1. Muting People

Nothing would revolutionize parenting more than the addition of a "mute participants" button. This is hands-down the #1 feature I would transfer from Zoom to my real life if I could.

Just think of it: no more stories about video games. No more plot summaries of animated movies that are longer than the actual movie.  No more made-up songs where 80% of the lyrics are the word "butt."

I'm getting a little teary-eyed just thinking about it.

2. Waiting Room

If life were a Zoom call and I was the host, I could send the participants to a waiting room until I was ready.

This would obviously be useful in a lot of situations, but probably most of all 5 AM when the kids are at my bedside trying to pry my eyelids open and asking for cereal.

I could also use a waiting room when they're literally lined up behind me waiting for help with tangled shoelaces, minor wounds, and errant mobile devices. Or when someone is going ballistic outside the bathroom door because I've been in there for 10 seconds and they need a cheese stick.

3. Change Your Background

Do you know what could really boost my morale when I'm hunched over the washing machine doing an infinity's worth of laundry? A change of scenery.

My neighbor sets her Zoom background to one of her latest vacation photos, and that sounds pretty good to me.

A white sand beach with some palm trees instead of a floor littered with sofa cushions and a pair of underwear someone tossed on the mantel three days ago would be a nice change of pace.

4. Turn Off Your Video

When I drop the kids off at school, fate ensures I don't see anyone on the mornings when I'm wearing real clothes and am reasonably well-groomed.

It's only when I look like Nick Nolte's mug shot that I have to get out of the car and end up trapped in a conversation about the upcoming PTA fundraiser.

What I wouldn't give for the "turn off video" option at moments like these. If I could've chosen for everyone not to see me looking like a bridge troll, I 100% would have.

5. Automatically Record a Meeting

In our family, we like to sit down with the kids for periodic family meetings. The meeting agenda goes like this: "Mom's about to lose her freaking mind and this is what you guys have to start doing ASAP unless you want me to drop you all off at the fire station."

The kids are contrite. Of course we'll start cleaning up after ourselves, Mother! Of course we'll help out more around the house! We had no idea we were causing you such distress. Never fear, our constant bickering will cease this instant! 

What I really need, though, is for those family meetings to be automatically recorded because 15 minutes later the kids have completely forgotten they ever happened.

6. Screen Sharing

During meetings with his coworkers, my husband finds it helpful to illustrate his points by sharing screenshots and diagrams. This is a feature I could really use with our kids, to be honest.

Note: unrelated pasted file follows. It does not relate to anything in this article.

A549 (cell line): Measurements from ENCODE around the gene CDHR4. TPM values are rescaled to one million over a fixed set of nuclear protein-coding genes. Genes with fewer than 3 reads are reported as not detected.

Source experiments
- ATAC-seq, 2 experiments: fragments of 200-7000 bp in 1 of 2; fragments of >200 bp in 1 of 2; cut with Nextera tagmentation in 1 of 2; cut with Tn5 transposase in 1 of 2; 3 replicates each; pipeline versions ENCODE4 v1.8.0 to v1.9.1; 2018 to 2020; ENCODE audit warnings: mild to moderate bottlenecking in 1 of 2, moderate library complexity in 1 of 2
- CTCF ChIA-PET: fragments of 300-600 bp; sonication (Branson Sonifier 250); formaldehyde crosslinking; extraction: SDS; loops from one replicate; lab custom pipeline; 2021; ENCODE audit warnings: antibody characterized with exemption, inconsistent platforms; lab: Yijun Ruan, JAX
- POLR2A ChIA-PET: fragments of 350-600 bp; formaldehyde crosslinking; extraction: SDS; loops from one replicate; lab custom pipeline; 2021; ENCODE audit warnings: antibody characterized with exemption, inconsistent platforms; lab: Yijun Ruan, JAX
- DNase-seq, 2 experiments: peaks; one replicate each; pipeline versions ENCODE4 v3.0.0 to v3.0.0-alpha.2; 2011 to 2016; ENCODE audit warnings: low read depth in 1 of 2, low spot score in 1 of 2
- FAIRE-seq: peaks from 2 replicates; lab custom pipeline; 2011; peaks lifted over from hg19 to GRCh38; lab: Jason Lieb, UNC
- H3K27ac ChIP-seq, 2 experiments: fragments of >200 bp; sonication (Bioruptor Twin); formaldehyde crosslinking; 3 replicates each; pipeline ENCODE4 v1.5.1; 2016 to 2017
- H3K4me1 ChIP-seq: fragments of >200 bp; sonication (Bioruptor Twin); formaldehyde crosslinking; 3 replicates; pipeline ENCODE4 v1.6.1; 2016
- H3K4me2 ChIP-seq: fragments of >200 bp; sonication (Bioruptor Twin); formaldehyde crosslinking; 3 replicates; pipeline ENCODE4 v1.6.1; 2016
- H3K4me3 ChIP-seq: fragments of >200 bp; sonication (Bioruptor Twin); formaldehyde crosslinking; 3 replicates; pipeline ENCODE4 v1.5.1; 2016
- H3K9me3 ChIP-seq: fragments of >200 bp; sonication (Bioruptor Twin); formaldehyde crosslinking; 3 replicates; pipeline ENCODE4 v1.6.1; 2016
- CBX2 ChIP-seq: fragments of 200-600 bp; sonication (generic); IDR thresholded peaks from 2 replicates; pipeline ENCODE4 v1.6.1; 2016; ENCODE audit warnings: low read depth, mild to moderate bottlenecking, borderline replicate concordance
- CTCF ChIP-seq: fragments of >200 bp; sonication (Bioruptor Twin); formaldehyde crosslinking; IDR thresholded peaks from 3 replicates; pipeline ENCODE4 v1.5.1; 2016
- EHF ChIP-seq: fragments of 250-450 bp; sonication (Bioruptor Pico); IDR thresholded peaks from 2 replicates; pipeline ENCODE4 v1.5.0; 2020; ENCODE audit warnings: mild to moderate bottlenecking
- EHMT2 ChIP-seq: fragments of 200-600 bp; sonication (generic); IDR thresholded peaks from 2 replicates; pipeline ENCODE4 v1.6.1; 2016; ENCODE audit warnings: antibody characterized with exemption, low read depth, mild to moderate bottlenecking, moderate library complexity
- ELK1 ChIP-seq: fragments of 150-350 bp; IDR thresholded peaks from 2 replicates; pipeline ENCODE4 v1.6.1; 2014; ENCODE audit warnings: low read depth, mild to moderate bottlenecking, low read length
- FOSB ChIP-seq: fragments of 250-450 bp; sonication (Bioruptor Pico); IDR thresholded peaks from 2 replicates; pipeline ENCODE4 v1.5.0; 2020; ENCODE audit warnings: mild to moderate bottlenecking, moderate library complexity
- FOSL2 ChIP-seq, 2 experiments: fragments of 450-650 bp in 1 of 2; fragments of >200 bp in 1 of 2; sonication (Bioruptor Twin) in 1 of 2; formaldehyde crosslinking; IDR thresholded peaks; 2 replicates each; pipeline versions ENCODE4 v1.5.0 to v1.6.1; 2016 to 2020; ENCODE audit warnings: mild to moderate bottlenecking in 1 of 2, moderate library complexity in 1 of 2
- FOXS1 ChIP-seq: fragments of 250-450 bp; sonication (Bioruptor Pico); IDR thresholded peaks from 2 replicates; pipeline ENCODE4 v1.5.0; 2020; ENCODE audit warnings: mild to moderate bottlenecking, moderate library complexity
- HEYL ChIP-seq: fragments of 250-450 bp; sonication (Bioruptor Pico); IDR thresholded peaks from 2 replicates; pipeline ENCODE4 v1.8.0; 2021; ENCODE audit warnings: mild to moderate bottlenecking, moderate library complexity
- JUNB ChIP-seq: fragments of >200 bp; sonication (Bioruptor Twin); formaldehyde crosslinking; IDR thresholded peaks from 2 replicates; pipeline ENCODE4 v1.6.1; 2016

There are certain seemingly simple concepts that no amount of nagging, lecturing, or explaining can help them understand, like how to flush the toilet or stay seated in a chair during a meal. I think they need a visual.

Would it help if I could share an infographic on bathroom etiquette or the importance of not running around smearing peanut butter all over the house during lunch? I don't know for sure. But I'd love to be able to try.

7. Touch Up My Appearance

I recently learned there's a box on Zoom that says "touch up my appearance." When checked, it applies a skin-smoothing filter to your camera so you look better than you actually do.

I don't generally think of myself as a vain person, but I could totally use this feature in my real life. Especially during that postpartum period when you feel like a shapeless blob and have no time to sleep or shower. (FYI to new moms, this period lasts until your child is about 10 so you're in this for the long haul.)

—  —  —  

Everything is done through videoconferencing these days, and now that my favorite Zoom features have become such a big part of my life, it's easy to see places where I'd love to incorporate them offline.

Is that realistic or even possible? I'm not sure, but after this whole Coronavirus lockdown one thing is for sure: I wouldn't be surprised by anything anymore.

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Friday, June 19, 2020

7 Quick Takes about Cleaning Your Inbox, the Hazards of Fairy Houses, and Times '80s Movies Predicted the Future

It's 7 Quick Takes Friday! How was your week?


There are two kinds of people: those with a million emails in their inbox, and those who sort everything into folders.

I'm a folder woman, myself.

When I'm done deleting all the emails I don't need and organize everything else into folders, my email shows me this little message with an inspirational GIF of a hot air balloon:

I like it a lot better than the old one. I can't remember the exact wording, but I do remember there was a picture of a trophy and sounded slightly passive-aggressive.

Phillip always used to joke that it said: "Congratulations! You have no friends."


Would you like to hear the good news or the bad news about the family hike we took last weekend?

The good news was that my daughter took this picture of Phillip, which I loved:

He was looking up the name of a water snake we just saw.

She's the same one who took the picture I loved in Take #4 here, so I guess we both have a thing for photos with water reflections.

My kids also had a great time running around in a meadow full of grass as tall as they were. We couldn't see the 6-year-old's head most of the time.